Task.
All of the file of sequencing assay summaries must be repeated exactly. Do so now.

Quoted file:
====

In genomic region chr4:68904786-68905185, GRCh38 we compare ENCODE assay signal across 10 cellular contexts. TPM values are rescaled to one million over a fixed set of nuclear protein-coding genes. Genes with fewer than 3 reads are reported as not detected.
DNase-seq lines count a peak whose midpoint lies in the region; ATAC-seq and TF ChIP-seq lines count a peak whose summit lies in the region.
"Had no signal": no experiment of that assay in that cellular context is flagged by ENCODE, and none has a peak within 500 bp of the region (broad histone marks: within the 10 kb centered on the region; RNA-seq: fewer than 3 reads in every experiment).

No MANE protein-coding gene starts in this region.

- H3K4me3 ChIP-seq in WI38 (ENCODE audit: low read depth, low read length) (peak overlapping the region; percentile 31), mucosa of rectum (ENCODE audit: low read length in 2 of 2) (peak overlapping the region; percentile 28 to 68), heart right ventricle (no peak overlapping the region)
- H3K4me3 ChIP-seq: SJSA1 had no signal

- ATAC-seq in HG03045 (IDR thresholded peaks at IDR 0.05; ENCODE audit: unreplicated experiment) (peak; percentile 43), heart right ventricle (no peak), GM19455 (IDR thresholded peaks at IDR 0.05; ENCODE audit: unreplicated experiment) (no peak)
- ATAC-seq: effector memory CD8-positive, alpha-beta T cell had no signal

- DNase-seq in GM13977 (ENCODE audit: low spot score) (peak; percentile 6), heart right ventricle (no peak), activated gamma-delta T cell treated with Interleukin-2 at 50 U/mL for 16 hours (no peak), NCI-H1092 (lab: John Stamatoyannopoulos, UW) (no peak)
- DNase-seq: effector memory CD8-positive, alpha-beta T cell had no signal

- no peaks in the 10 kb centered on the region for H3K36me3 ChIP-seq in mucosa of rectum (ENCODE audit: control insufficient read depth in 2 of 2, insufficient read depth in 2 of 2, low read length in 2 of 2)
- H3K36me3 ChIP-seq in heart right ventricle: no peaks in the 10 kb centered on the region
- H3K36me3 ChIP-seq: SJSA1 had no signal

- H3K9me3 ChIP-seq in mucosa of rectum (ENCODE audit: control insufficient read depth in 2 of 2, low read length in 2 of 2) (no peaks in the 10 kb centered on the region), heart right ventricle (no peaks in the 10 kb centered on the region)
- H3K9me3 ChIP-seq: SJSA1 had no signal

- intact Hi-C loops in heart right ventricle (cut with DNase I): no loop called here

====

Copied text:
In genomic region chr4:68904786-68905185, GRCh38 we compare ENCODE assay signal across 10 cellular contexts. TPM values are rescaled to one million over a fixed set of nuclear protein-coding genes. Genes with fewer than 3 reads are reported as not detected.
DNase-seq lines count a peak whose midpoint lies in the region; ATAC-seq and TF ChIP-seq lines count a peak whose summit lies in the region.
"Had no signal": no experiment of that assay in that cellular context is flagged by ENCODE, and none has a peak within 500 bp of the region (broad histone marks: within the 10 kb centered on the region; RNA-seq: fewer than 3 reads in every experiment).

No MANE protein-coding gene starts in this region.

- H3K4me3 ChIP-seq in WI38 (ENCODE audit: low read depth, low read length) (peak overlapping the region; percentile 31), mucosa of rectum (ENCODE audit: low read length in 2 of 2) (peak overlapping the region; percentile 28 to 68), heart right ventricle (no peak overlapping the region)
- H3K4me3 ChIP-seq: SJSA1 had no signal

- ATAC-seq in HG03045 (IDR thresholded peaks at IDR 0.05; ENCODE audit: unreplicated experiment) (peak; percentile 43), heart right ventricle (no peak), GM19455 (IDR thresholded peaks at IDR 0.05; ENCODE audit: unreplicated experiment) (no peak)
- ATAC-seq: effector memory CD8-positive, alpha-beta T cell had no signal

- DNase-seq in GM13977 (ENCODE audit: low spot score) (peak; percentile 6), heart right ventricle (no peak), activated gamma-delta T cell treated with Interleukin-2 at 50 U/mL for 16 hours (no peak), NCI-H1092 (lab: John Stamatoyannopoulos, UW) (no peak)
- DNase-seq: effector memory CD8-positive, alpha-beta T cell had no signal

- no peaks in the 10 kb centered on the region for H3K36me3 ChIP-seq in mucosa of rectum (ENCODE audit: control insufficient read depth in 2 of 2, insufficient read depth in 2 of 2, low read length in 2 of 2)
- H3K36me3 ChIP-seq in heart right ventricle: no peaks in the 10 kb centered on the region
- H3K36me3 ChIP-seq: SJSA1 had no signal

- H3K9me3 ChIP-seq in mucosa of rectum (ENCODE audit: control insufficient read depth in 2 of 2, low read length in 2 of 2) (no peaks in the 10 kb centered on the region), heart right ventricle (no peaks in the 10 kb centered on the region)
- H3K9me3 ChIP-seq: SJSA1 had no signal

- intact Hi-C loops in heart right ventricle (cut with DNase I): no loop called here